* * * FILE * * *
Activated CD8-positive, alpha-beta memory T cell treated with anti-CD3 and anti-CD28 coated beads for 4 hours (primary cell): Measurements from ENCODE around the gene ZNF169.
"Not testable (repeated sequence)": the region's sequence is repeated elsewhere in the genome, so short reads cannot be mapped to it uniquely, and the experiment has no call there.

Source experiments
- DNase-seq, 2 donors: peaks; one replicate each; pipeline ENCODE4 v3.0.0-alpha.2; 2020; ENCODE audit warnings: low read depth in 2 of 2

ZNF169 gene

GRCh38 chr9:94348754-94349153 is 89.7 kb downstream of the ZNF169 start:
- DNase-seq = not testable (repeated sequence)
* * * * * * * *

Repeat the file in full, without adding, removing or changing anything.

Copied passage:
Activated CD8-positive, alpha-beta memory T cell treated with anti-CD3 and anti-CD28 coated beads for 4 hours (primary cell): Measurements from ENCODE around the gene ZNF169.
"Not testable (repeated sequence)": the region's sequence is repeated elsewhere in the genome, so short reads cannot be mapped to it uniquely, and the experiment has no call there.

Source experiments
- DNase-seq, 2 donors: peaks; one replicate each; pipeline ENCODE4 v3.0.0-alpha.2; 2020; ENCODE audit warnings: low read depth in 2 of 2

ZNF169 gene

GRCh38 chr9:94348754-94349153 is 89.7 kb downstream of the ZNF169 start:
- DNase-seq = not testable (repeated sequence)